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Toolkit: Military Moves

By Jennifer Mattson
NCO Journal

June 13, 2013

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Preparing early for a PCS move can ease the process and avoid delays. (Photo courtesy of the U.S. Army)

About every two to three years, Soldiers are uprooted from their current duty station and head to another one, sometimes overseas.

To help ease the process, the U.S. Army Military Surface Deployment and Distribution Command, headquartered at Scott Air Force Base, Ill., oversees moves for service members throughout the Department of Defense.

Command Sgt. Maj. Cedric Thomas, command sergeant major of SDDC, said the command works to contract out individual Soldiers’ permanent change of station moves.

“We set up the contract to get the carriers to go out and move the Soldiers’ household goods,” Thomas said. “The contractors will do the packing and the loading and will deliver to the location.”

When Soldiers receive orders to move, they should link up with the transportation office or visit the Move.mil website, Thomas said. The peak season for all military moves is from May to August. During this time, it is critical that Soldiers who receive PCS orders visit the website or their transportation office promptly to start coordinating their moves.

“As soon as they receive PCS orders, they need to request a pickup and delivery date as soon as possible,” Thomas said. “It will give them a better chance of getting the dates they want. They can’t wait until the last minute. If they wait until the last minute, there’s a good chance they won’t get the dates they want, and they’ll have to accept what’s available. If you wait until the last minute, your stuff may be four weeks behind you, especially if you’re going overseas.”

A typical move coordinated with SDDC can last from a couple of days to two months, depending on whether the move is overseas or during the peak season, Thomas said.

Though early planners tend to get the dates they request, all Soldiers need to be flexible with their move dates and should list alternate dates. Soldiers should also create a personal calendar — a sample is available on Move.mil — and compile phone numbers and a household goods checklist to further assist the move.

If Soldiers are unavailable during their move dates, they need to arrange for the proper paperwork —including a power of attorney — so that a representative, their spouse for example, may act on their behalf with the moving contractors.

The Move.mil website also has a calculator to help Soldiers figure out how much their household items and furnishing might weigh. Weight restrictions are in place and are based on a Soldier’s grade.

The Move.mil website provides training that NCOs can use to become familiar with the moving process. The information can help NCOs and their junior Soldiers as they PCS.

“NCOs have to understand the move process to better help their troops,” Thomas said.

Moving tips

Follow these tips to ensure a smooth process during the peak moving season (May through August):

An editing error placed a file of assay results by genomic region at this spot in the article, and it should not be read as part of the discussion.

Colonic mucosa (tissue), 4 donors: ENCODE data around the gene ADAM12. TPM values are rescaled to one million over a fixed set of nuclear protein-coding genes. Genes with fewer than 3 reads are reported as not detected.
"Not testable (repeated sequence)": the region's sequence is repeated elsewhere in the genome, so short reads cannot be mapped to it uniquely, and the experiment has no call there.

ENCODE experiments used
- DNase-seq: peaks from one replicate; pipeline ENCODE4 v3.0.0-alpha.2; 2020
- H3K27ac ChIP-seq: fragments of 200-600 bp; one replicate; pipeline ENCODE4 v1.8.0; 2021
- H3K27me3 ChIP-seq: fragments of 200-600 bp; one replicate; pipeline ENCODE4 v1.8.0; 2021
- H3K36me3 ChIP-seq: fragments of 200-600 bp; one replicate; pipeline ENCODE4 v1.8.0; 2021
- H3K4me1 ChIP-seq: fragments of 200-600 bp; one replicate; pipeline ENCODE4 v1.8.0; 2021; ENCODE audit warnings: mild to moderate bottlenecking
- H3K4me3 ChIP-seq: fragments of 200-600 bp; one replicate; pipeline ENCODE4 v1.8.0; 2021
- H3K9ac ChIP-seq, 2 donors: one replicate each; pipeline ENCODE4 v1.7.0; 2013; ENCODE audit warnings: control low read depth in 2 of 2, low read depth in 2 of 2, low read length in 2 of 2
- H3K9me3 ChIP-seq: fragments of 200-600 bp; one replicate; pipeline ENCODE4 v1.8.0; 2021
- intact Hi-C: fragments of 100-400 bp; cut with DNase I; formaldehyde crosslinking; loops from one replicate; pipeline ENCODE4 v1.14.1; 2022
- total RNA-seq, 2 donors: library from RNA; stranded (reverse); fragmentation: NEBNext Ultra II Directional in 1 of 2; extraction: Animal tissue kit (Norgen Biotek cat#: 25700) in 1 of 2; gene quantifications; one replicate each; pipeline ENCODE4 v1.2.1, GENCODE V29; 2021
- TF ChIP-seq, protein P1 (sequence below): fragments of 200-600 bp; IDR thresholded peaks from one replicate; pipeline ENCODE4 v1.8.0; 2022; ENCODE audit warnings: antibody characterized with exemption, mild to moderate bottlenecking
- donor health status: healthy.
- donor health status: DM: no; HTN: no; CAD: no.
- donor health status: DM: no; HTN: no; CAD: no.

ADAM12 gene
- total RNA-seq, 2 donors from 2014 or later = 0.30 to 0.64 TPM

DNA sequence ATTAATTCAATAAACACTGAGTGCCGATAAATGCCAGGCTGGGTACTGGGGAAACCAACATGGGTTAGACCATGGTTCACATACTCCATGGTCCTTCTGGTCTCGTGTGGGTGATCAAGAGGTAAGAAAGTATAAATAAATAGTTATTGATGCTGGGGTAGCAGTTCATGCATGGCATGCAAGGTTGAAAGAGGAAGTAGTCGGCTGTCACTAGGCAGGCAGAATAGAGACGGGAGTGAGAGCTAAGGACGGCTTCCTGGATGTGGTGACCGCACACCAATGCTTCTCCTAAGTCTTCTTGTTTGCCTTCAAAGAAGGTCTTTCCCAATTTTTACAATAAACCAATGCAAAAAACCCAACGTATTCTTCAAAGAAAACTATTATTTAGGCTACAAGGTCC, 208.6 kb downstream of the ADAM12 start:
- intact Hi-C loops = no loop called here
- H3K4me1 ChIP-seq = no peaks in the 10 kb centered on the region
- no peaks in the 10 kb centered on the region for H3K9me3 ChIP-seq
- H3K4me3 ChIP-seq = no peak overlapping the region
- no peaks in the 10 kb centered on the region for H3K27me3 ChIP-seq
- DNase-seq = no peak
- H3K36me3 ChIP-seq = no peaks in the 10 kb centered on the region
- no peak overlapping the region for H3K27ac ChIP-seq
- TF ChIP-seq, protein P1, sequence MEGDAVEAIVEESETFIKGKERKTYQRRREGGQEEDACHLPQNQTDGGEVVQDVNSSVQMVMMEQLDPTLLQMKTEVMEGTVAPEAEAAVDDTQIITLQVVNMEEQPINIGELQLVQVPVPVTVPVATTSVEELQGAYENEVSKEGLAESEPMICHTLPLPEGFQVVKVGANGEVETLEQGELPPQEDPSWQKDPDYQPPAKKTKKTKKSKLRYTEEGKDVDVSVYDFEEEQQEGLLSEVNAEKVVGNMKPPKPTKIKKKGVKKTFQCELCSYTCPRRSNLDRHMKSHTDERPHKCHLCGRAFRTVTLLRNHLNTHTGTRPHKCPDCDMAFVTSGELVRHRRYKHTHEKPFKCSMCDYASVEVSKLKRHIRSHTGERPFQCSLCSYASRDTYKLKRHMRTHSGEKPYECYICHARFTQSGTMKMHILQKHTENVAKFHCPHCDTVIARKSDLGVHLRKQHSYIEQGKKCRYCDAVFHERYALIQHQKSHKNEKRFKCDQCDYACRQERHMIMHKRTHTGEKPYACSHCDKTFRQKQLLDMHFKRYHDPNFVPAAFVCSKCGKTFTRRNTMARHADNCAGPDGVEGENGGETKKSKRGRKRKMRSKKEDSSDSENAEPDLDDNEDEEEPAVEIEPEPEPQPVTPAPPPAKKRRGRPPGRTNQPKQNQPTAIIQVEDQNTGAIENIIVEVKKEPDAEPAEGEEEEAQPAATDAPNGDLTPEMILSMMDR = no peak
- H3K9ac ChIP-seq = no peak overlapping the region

• Before you begin the moving process, create a personal move calendar with checklists, phone lists, to-do lists and links.

• Your installation’s transportation office or personal property shipping office is your primary point of contact for customer service.

• Once you get PCS orders, immediately start the moving process for a better chance to lock in your preferred pickup and delivery dates.

• Requested pickup and delivery dates are not confirmed until coordinated with your contracted transportation service provider.

• Pack, pickup and delivery dates are scheduled on weekdays during which you or your designated representative must be available between 8 a.m. and 5 p.m.

• A quick method for estimating the weight of your items is to calculate 1,000 pounds per room. A more detailed weight-estimating tool can be found at http://www.move.mil/dod/before_you_begin/weight_allowance.cfm.

• You can request a free re-weigh of your personal property shipment if it is near or over your weight entitlement, which is determined by your pay grade.

For additional information, visit Move.mil.

Tips for packing up your house

• Use a digital camera to take photos or video of your belongings to record their condition and appearance, especially that of expensive items such as electronics.

• Follow weight allowances. These are based on rank and vary depending on whether dependents are accompanying you. Allowances for enlisted personnel range from 5,000 pounds for a private without dependents to 15,000 pounds for a sergeant major with dependents. Typically, a minimum of $100 is charged for being over your weight allowance.

• Disconnect, empty and clean all appliances and electronic components.

• Dispose of worn-out or unneeded items before the move to avoid wasteful packing and moving expenses.

• Special rules exist for shipping professional books and gear, firearms, alcohol, motorcycles and boats. Visit the Move.mil website for more information.

• SDDC will not ship the following as part of your household goods:

• Personal baggage.

• Automobiles, airplanes, mobile homes, camper trailers, horse trailers and farming equipment.

• Live animals.

• Building materials.

• Privately owned live ammunition.

• Hazardous articles such as explosives, poisons or propane gas tanks.

• Check the inventory to ensure it is accurate and complete before you sign it. A good inventory shows in detail what you shipped and what condition it was in. Avoid generic descriptions (“ceramics”) and be more descriptive (“Lladros”) when necessary.

• Do not argue with the transportation service provider’s representative. If you have a problem, contact the transportation office immediately.

Source: Move.mil→